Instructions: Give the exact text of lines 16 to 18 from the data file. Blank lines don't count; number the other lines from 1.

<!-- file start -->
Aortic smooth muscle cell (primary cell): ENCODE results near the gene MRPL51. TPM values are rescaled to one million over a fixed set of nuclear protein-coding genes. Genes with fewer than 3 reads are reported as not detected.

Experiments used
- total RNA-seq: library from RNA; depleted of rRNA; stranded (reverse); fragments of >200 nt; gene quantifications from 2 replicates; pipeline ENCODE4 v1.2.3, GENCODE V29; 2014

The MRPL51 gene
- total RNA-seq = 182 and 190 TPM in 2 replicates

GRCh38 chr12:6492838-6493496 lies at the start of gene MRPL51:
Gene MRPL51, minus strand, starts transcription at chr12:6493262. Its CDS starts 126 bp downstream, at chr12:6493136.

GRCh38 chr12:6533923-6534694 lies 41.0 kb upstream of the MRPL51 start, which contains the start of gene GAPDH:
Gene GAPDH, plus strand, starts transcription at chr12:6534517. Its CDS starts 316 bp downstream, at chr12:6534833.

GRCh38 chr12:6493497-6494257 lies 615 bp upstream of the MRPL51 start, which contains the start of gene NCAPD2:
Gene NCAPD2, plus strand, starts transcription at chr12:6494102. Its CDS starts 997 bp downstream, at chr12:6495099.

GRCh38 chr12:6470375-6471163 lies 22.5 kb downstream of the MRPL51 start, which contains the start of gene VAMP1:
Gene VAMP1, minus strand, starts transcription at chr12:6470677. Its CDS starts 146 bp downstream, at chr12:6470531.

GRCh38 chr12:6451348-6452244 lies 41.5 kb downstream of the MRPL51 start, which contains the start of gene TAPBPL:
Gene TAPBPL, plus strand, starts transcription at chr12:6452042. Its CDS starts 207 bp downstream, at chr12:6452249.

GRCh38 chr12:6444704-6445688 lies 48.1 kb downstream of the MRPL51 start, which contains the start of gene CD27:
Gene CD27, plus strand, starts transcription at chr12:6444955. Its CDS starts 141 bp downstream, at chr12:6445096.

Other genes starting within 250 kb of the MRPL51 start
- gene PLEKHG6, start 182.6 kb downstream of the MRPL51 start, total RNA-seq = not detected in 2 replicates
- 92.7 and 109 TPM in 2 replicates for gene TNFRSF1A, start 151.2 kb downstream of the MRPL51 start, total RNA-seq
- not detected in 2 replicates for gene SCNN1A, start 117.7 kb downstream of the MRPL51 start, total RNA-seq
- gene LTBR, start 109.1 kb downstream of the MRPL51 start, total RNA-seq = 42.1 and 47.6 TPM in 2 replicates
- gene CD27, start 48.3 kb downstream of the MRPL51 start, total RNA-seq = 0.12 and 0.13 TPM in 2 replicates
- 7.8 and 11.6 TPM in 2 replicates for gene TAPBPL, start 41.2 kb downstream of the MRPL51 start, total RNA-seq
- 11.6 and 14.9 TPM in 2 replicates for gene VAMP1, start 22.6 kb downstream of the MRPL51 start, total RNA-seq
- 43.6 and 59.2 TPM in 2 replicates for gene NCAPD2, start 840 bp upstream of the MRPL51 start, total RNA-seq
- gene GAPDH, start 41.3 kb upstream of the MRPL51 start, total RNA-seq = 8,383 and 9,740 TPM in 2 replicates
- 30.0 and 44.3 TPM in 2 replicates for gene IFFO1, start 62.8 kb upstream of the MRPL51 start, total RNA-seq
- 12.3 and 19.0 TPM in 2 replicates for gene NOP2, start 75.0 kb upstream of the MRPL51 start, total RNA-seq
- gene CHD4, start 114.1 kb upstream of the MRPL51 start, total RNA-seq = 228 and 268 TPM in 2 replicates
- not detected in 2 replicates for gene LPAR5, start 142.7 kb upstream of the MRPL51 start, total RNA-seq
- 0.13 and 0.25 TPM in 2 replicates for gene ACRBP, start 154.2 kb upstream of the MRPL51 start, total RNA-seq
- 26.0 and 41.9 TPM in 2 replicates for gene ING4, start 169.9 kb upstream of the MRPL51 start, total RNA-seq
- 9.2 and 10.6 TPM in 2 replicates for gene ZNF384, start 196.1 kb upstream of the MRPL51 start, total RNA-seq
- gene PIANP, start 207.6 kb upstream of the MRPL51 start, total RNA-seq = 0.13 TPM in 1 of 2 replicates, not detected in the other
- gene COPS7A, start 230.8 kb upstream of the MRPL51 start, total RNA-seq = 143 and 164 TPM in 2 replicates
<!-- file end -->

GRCh38 chr12:6444704-6445688 lies 48.1 kb downstream of the MRPL51 start, which contains the start of gene CD27:
Gene CD27, plus strand, starts transcription at chr12:6444955. Its CDS starts 141 bp downstream, at chr12:6445096.

Other genes starting within 250 kb of the MRPL51 start